China has retained its position as the world’s biggest investor in renewable energy for the second consecutive year after ousting the US from the top spot in 2012.
A new report from Pew Charitable Trusts indicates that China was the world’s biggest investor in renewable energy in 2013, spending $54 billion on clean power sources in total.
According to the annual Pew report entitled Who’s Winning the Clean Energy Race?, the US came in second with respect to clean energy investment last year, spending a total of $36.7 billion.
Other leading national investors in renewable energy in 2013 included Japan, rising from fifth to third place with spending of $28.6 billion, and the United Kingdom, which rose to fourth place from seventh place with spending of $12.4 billion.
Despite its modest population size, Australia managed to scrape into 10th place with clean energy investment of $4.4 million last year – a figure essentially unchanged from 2012, when its was ranked 13th.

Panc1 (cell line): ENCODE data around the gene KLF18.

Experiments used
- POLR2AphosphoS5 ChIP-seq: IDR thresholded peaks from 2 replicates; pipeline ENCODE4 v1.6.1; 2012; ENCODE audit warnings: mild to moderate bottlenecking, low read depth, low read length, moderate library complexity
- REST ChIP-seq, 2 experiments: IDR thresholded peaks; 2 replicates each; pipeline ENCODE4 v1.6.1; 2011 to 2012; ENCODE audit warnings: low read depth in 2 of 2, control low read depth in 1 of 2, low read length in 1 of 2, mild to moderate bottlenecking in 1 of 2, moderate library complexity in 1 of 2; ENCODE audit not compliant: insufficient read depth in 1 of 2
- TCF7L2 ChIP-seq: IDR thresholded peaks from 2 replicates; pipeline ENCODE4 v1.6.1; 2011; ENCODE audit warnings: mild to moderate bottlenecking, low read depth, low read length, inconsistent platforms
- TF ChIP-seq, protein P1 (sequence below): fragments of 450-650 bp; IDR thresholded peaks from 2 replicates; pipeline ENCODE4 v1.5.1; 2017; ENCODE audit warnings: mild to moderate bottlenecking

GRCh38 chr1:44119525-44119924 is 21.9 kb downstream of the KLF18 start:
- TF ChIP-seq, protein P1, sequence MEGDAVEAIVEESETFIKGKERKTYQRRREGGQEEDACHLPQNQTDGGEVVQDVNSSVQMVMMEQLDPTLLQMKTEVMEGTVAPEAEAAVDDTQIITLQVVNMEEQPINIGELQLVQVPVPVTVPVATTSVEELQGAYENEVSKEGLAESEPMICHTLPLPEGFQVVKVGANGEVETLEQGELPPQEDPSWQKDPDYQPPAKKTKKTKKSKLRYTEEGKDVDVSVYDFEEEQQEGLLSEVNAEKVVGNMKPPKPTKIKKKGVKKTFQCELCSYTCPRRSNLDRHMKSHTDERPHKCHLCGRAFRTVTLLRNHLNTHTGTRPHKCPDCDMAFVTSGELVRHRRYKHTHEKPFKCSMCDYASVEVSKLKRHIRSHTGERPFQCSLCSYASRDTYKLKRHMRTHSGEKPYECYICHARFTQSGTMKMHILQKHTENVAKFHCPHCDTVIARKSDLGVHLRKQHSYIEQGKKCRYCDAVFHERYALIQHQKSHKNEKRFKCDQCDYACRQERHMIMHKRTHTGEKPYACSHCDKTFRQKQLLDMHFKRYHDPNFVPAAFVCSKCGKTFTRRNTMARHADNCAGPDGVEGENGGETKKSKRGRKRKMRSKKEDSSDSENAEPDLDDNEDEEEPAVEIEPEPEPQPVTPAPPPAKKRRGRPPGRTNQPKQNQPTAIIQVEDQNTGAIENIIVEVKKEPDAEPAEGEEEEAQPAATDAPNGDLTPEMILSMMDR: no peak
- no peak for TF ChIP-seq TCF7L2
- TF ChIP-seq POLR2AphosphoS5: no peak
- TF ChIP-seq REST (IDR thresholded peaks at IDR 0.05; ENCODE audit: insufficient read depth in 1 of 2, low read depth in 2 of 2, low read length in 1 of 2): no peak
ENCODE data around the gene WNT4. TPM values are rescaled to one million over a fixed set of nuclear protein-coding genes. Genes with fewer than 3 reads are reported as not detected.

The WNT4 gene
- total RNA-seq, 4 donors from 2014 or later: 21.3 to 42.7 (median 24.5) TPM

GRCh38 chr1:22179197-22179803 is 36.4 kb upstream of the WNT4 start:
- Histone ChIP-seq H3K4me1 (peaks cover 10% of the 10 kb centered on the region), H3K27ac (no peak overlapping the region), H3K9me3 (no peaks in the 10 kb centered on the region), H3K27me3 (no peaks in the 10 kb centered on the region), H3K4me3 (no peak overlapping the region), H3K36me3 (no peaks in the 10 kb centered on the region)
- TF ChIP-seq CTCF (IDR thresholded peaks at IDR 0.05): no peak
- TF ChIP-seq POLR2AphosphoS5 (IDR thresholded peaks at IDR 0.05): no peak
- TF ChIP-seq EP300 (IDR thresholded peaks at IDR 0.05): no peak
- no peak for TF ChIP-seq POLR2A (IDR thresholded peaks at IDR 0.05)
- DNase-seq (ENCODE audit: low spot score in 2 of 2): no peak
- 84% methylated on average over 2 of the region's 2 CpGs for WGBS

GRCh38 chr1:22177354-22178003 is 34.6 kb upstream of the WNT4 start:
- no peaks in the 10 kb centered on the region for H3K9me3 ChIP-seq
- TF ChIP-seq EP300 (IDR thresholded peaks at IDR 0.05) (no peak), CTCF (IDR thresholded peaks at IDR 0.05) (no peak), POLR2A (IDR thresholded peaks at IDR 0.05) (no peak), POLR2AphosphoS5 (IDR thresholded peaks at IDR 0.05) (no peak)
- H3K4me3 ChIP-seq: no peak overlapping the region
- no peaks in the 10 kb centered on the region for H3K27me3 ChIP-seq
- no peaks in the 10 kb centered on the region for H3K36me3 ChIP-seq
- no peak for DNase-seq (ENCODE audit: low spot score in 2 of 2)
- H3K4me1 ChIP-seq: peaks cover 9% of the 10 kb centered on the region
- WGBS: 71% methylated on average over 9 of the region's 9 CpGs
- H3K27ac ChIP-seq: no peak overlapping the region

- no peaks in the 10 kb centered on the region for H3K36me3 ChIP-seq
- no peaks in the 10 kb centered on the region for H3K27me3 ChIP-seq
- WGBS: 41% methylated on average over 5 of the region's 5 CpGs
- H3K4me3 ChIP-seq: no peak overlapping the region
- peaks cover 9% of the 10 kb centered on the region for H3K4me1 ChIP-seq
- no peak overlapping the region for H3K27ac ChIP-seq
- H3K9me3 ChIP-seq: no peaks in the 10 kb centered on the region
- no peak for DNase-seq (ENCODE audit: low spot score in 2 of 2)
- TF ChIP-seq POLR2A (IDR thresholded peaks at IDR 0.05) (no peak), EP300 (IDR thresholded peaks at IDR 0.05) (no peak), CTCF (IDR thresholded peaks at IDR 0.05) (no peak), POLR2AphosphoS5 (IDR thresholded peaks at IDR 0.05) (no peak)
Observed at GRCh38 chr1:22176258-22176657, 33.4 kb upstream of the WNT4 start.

China currently accounts for 29 per cent of G-20 investment in clean energy, with Phyllis Cuttino, director of Pew’s clean energy program, noting that “no other clean energy market in the world is operating at that scale.”
According to the Pew report, the egregious rise in China’s urban air pollution has been one of the chief drivers of heavy investment in clean energy, with efforts to reduce poverty and spur economic development also serving as key motivations.
Last year was the second consecutive year that China led the world in renewables spending, after first ousting the US from the top spot in 2012. Investment on renewable energy saw a pronounced year-on-year decline in both nations, however, with China spending $57.9 billion and the US spending $40.3 billion in 2012.
According to the Pew report, global investment in renewable energy has also declined for two consecutive years, after hitting a peak of $318 billion in 2011. Investments in 2013 were $254 billion in total, for a decline of 11 per cent compared to 2012 and 20 per cent compared to 2011.
Another noteworthy finding of the report was that the installation of solar power facilities surpassed the construction of wind farms globally for the first time ever in 2013.
According to Cuttino, one third of all solar facilities on the planet were installed just last year, following a surge in deployment of 29 per cent on the back of sharp price declines.